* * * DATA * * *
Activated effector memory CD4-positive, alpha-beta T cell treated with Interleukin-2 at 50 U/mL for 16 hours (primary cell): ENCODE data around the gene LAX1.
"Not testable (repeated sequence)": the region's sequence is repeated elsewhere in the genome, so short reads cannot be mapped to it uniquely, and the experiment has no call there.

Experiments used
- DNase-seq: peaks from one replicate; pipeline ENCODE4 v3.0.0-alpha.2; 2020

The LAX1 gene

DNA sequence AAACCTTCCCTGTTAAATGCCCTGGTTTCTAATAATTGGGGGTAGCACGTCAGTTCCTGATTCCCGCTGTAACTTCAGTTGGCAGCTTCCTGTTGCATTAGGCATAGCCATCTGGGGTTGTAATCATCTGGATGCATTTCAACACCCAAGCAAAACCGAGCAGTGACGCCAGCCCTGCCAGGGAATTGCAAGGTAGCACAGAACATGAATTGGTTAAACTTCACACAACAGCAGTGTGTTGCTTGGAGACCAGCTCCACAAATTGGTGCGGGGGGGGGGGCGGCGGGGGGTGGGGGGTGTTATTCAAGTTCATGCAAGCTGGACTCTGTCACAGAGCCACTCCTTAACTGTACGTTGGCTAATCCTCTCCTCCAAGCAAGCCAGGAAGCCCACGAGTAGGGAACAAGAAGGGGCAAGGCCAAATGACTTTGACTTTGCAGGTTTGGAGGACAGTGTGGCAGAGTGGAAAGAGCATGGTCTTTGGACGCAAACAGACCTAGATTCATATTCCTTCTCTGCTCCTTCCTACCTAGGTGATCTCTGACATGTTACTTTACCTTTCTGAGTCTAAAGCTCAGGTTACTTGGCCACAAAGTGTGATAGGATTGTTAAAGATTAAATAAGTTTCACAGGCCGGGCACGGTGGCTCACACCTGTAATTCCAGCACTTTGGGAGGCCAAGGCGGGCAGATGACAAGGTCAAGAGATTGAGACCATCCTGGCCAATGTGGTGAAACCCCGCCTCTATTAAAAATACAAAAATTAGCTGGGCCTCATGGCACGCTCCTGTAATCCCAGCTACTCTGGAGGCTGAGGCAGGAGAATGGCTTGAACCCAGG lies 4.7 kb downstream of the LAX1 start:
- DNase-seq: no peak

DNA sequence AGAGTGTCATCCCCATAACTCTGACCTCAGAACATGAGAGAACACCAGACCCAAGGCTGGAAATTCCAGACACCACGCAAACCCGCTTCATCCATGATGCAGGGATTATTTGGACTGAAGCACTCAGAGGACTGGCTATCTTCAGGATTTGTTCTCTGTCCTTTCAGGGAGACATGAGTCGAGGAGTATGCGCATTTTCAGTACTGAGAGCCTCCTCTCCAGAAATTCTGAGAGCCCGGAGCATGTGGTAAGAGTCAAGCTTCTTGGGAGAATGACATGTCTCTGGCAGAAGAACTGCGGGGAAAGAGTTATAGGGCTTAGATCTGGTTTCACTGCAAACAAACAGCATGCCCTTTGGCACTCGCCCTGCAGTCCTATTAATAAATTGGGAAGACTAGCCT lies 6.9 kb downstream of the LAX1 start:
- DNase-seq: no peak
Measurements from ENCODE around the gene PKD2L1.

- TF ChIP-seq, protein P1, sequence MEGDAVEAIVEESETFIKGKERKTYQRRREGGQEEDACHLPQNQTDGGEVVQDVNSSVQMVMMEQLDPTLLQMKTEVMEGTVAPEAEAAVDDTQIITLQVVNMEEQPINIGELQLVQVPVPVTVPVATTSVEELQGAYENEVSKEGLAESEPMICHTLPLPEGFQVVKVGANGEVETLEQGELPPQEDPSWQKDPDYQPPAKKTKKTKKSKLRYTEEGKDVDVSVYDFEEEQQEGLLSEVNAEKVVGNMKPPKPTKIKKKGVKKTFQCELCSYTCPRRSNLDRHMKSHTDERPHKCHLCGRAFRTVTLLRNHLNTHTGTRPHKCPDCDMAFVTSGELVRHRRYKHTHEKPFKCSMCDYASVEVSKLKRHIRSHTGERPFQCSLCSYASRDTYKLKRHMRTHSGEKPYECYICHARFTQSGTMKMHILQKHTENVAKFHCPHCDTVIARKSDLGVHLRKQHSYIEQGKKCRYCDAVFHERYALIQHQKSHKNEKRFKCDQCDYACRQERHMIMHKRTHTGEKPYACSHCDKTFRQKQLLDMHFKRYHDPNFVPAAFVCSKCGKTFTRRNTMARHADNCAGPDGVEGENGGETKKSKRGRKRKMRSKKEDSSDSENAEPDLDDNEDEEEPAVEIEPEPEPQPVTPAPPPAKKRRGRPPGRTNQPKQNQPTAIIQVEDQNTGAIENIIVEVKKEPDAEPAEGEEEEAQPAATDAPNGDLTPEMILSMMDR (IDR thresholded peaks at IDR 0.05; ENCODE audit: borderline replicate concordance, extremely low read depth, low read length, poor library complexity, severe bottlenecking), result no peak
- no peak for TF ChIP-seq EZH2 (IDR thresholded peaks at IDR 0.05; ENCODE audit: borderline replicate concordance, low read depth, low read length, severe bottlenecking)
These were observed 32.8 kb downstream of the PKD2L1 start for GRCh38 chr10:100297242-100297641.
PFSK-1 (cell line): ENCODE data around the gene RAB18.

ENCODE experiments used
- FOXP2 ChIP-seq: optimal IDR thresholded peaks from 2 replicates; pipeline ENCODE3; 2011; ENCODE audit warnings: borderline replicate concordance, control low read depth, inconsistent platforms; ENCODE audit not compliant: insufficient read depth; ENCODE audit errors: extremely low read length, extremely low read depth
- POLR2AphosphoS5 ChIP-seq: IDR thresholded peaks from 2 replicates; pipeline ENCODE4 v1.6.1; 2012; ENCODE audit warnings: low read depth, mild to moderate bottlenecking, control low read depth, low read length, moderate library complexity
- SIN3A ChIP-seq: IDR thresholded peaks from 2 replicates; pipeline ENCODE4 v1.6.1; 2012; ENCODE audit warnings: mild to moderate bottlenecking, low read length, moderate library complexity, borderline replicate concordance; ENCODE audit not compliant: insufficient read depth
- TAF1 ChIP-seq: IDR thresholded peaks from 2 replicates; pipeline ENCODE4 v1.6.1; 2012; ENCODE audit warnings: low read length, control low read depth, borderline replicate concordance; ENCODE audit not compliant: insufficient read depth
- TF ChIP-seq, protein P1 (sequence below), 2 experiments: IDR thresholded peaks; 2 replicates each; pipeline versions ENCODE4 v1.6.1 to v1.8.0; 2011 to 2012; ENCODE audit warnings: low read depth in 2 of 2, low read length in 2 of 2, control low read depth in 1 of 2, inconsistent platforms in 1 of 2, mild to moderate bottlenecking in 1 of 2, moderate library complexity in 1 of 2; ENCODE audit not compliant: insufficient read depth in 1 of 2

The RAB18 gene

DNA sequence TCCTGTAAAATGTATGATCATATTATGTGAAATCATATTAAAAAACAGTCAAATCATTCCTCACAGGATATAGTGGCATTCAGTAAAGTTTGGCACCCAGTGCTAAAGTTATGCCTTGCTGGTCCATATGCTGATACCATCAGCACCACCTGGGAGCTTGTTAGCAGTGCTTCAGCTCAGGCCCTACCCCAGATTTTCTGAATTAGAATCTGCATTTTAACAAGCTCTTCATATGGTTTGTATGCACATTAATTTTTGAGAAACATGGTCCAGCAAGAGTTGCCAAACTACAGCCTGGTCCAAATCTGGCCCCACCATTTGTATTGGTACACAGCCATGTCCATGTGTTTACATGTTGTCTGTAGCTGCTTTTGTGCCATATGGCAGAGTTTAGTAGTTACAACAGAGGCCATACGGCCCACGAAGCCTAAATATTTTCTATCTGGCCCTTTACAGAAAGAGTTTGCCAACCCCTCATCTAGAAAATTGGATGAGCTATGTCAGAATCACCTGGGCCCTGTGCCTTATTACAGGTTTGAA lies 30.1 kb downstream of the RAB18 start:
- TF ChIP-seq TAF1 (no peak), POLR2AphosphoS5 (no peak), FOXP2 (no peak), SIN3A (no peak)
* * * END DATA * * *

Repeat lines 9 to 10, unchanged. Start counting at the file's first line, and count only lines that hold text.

- DNase-seq: no peak
Measurements from ENCODE around the gene PKD2L1.